Chapter 15

The Boodlers and the Boodled

 

"Hand me that newspaper, will you?" Bathhouse John stage-whispered to the gnomelike figure seated next to him at the bar. John's eyes were swimming and itching in the stale cigar smoke. He detested smoking, this coming from his early days in athletics. He blearily looked around Flynn's Saloon. They had just re-done the place in time for the World's Fair. Annie Flynn's heavily starched curtains hung in the windows. Her cross-stitched plaques reminded the working men that A MOTHER'S WORK IS NEVER DONE. And HOME SWEET HOME. And CLEVELAND FOR PRESIDENT. The bar itself had never looked handsomer, sporting blue cut-glass cylinders on the gas lamps behind the bar. And Flynn had added a shiny brass edging to the massively-carved bar. What wood the bar was made of was too blackened by smoke to identify, although some patrons thought it was oak.

The men had draped themselves around the bar and they tightly packed all the tables. This was an unusually big turn- out. But explainable, too. The Democratic Chowder and Marching Society this night was locked in a marathon struggle between the forces of reform (embodied in Bathhouse John and his friends) and the forces of boodle (embodied in Alderman Johnny Powers and his friends.) Bathhouse John had twice tried to call a vote on the General Electric bill, but the forces of boodle had tied up the floor with picky debating tactics. A man had to be careful not to doze off at such a crucial time.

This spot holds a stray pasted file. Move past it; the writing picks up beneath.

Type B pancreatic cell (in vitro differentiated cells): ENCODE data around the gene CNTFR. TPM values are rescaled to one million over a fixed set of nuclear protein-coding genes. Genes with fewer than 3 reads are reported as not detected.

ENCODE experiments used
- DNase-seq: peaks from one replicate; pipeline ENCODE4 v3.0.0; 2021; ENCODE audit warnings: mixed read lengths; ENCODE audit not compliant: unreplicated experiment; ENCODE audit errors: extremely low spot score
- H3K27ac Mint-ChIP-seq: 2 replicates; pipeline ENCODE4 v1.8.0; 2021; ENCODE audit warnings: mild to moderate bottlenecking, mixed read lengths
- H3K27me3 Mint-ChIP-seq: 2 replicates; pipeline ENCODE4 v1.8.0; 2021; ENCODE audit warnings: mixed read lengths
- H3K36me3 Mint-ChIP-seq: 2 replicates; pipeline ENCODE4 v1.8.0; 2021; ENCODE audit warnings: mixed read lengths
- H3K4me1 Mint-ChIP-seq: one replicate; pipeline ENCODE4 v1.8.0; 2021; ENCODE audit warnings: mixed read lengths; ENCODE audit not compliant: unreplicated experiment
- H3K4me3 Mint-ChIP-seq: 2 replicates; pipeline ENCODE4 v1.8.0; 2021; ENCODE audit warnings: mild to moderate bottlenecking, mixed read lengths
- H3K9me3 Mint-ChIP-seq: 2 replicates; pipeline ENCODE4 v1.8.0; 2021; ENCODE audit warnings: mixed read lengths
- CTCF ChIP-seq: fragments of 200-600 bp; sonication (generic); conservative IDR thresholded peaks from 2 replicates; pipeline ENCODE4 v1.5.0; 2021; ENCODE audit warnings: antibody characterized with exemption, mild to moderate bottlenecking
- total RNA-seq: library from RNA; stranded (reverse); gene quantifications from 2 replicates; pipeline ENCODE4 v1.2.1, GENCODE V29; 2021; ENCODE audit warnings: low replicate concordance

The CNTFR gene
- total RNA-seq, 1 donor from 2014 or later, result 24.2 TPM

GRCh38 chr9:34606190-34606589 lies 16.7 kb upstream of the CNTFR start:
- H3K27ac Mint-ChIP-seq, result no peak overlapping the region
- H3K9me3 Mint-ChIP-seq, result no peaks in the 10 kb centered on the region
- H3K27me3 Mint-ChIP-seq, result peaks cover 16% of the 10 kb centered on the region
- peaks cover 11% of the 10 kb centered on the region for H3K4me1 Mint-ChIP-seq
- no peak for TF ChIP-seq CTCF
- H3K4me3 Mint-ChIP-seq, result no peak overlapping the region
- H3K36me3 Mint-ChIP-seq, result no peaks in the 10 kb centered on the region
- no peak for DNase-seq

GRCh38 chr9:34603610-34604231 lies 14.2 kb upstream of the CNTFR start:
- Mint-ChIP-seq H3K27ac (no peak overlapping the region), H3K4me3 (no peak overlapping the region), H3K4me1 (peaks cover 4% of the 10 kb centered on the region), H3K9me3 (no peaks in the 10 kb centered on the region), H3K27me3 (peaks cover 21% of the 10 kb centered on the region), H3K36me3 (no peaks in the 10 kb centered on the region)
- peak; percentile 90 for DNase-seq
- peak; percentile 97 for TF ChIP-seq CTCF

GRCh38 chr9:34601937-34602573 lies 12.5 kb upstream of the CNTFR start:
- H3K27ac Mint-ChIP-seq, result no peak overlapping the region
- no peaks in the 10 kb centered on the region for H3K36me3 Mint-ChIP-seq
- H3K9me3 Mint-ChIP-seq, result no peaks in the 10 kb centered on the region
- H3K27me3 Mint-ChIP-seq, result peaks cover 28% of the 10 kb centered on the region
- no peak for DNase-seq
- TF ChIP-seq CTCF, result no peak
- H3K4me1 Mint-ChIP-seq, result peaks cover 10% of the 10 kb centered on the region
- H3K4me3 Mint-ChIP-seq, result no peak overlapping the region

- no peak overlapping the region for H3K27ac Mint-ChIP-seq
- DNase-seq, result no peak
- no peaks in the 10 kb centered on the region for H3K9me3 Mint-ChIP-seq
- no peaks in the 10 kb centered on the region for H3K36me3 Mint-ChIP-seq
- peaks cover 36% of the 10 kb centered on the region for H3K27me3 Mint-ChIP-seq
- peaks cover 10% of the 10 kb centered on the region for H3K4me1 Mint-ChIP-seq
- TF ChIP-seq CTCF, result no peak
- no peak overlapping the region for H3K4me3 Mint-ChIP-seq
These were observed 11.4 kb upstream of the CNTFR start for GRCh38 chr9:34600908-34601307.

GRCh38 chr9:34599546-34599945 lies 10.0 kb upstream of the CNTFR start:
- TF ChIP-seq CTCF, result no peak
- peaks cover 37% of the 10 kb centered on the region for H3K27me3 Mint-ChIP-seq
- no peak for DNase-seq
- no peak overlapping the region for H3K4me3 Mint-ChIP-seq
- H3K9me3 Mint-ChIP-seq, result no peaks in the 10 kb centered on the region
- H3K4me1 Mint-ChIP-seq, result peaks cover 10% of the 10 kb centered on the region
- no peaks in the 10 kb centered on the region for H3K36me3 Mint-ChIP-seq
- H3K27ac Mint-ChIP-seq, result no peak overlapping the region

"Dink, did you hear? That Evening Post there, would you pass it?" Bathhouse John whispered.

"Ain't the Post, Jawn. 'Tis the Journal," explained the nattily dressed little man as he passed the paper.

"The one will do as well as the other to pass the time. They can try all they want, Dink, but they ain't going to stop our reform side. You know, I'd as soon keel-haul my gray-haired old mother as I would go along with this crooked deal."

Hinky Dink Kenna broke into a rare smile. He laid his hand on Coughlin's burly shoulder. "There was a time, and not too long distant, when your name might have been Hot Stove, Jawn."

"Ah, go on with you!" Bathhouse snorted, loudly rustling the pages.

"No, 'tis true, Jawn," said Kenna. "We only gave out that nickname to Joe because you was out of town, visitin' your vast holdings in Colorado. As it was, Joe was the only man—in town that is—who could steal anything but a hot stove. Now, had you been present. . ."

"Here it is! My man Dooley says it ain't fair of you to lay such heavy burdens upon me shoulders alone. He says. . ." The Bath cleared his throat. "I didn't expict to gather calla lilies in Hogan's turnip patch. Why shud I expict to pick bunches iv spotless statesmen fr'm th' gradooation class iv th' house iv correction?"

"What house of correction, Jawn? You've never been, though some would like to give you the paid tour. What is your point?" Kenna shifted his small, skinny backside on the stool. He was tired of sitting and his back hurt.